62613_457425067661787_350184790_nPaper Abstract: Media, Religion and Culture in a Networked World, Canterbury, U.K. – August 4-8, 2014. Accepted. 

A frequent topic in the British newspapers is the declining numbers in church membership. For many churchgoing is no longer the ‘cultural norm’. People don’t actively ignore the church: they don’t even think about it, whilst literally billions are in the digital spaces and the social networks. Those in the Christian sector, including churches, have been slow to recognize the value of online spaces, largely through relationships with church members, rather than the church itself. Technologies have changed what is possible, and for many churches over the last few hundred years we have adopted a model of passive, presentation-piece services, heightened even more by a broadcast mode of media that we all got used to with the TV and the radio. Social media, however, offers much more space for questioning, and for congregations to actively engage with sermons through tweeting along, checking something on their online Bibles or Google, sharing photos of church activities, or being encouraged to continue discussions throughout the week through a Facebook group.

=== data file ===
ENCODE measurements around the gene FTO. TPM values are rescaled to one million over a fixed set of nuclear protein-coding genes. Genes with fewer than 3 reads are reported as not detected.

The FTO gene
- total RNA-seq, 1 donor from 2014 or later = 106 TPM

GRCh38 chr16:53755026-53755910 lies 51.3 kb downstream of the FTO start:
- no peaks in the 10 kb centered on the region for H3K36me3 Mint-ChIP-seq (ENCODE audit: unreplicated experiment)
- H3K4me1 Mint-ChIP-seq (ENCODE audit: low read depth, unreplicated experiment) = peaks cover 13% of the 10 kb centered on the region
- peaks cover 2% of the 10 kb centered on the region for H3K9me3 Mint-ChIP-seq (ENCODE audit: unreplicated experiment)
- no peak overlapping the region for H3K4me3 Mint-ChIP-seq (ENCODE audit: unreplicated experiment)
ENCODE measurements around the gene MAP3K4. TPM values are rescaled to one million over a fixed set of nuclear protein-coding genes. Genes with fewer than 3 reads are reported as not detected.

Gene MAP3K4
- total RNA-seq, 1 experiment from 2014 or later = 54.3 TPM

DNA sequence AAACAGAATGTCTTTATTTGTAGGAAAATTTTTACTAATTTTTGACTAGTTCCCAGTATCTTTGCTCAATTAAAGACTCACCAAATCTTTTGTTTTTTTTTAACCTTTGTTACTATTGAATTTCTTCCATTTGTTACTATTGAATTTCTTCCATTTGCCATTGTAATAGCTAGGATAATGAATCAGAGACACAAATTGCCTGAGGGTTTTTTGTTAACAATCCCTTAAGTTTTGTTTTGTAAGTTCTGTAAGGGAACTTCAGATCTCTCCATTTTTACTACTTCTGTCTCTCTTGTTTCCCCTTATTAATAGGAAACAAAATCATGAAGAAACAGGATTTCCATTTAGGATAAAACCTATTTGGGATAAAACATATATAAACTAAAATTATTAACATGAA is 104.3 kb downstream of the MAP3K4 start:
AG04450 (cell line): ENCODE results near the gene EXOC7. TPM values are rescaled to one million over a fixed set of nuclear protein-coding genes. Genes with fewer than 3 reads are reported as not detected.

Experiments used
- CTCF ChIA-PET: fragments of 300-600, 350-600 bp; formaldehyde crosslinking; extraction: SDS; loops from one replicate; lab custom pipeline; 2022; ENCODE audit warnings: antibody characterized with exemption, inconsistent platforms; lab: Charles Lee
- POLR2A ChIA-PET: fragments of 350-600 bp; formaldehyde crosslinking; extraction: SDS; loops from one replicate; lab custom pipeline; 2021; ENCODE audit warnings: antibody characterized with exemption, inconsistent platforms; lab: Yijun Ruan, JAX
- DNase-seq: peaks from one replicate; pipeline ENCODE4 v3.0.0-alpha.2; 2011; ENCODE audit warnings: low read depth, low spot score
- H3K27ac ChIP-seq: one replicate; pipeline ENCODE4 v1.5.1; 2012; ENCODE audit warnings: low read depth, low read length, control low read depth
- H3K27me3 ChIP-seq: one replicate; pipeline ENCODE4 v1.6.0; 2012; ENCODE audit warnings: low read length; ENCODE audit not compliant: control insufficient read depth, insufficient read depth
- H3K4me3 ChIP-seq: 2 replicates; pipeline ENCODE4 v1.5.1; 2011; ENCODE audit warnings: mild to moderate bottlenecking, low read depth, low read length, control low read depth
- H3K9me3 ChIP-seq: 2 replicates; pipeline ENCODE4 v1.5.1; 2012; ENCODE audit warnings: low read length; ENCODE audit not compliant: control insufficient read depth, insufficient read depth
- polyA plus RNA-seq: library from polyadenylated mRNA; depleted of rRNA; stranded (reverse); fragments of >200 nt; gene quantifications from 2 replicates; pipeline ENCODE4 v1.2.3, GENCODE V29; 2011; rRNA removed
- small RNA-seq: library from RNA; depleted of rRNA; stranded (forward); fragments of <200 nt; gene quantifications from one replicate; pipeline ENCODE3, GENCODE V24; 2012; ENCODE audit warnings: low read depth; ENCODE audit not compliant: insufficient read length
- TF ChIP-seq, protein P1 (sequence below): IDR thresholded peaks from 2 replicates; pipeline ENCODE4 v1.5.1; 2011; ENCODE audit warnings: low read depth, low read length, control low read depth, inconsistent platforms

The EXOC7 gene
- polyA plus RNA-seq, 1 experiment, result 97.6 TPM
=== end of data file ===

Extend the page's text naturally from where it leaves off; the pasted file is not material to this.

Since 2011, The BIGBible Project has created a network of #DIGIDisciples who contribute to a blog questioning what it means to be a Christian in the digital age and in the digital environment. As Elizabeth Dresher would point out, the churches natural style fits the pattern of the social media world  – that of participation and creativity rather than a broadcast hierarchical structure. #DIGIDisciples look to see what digital technologies allow us to do differently, as well as how they may impact our behaviours online. #DIGIDisciples subscribe to the belief that our spiritual lives are 24/7, and that we need to take seriously our Christian presence both online and offline, questioning whether we are we the same person, living by the same values in both environments, modeling Christlike behaviour. Voices are from across the ecumenical spectrum, and at all levels of online expertise (or none) have participated.

The conference paper will draw from the rich collection of over 2,500 #digidisciple posts to demonstrate the potential that the digital has offered churches, whilst also highlighting some of the issues that have been raised.

One Response

Leave a Reply

Your email address will not be published. Required fields are marked *

This site uses Akismet to reduce spam. Learn how your comment data is processed.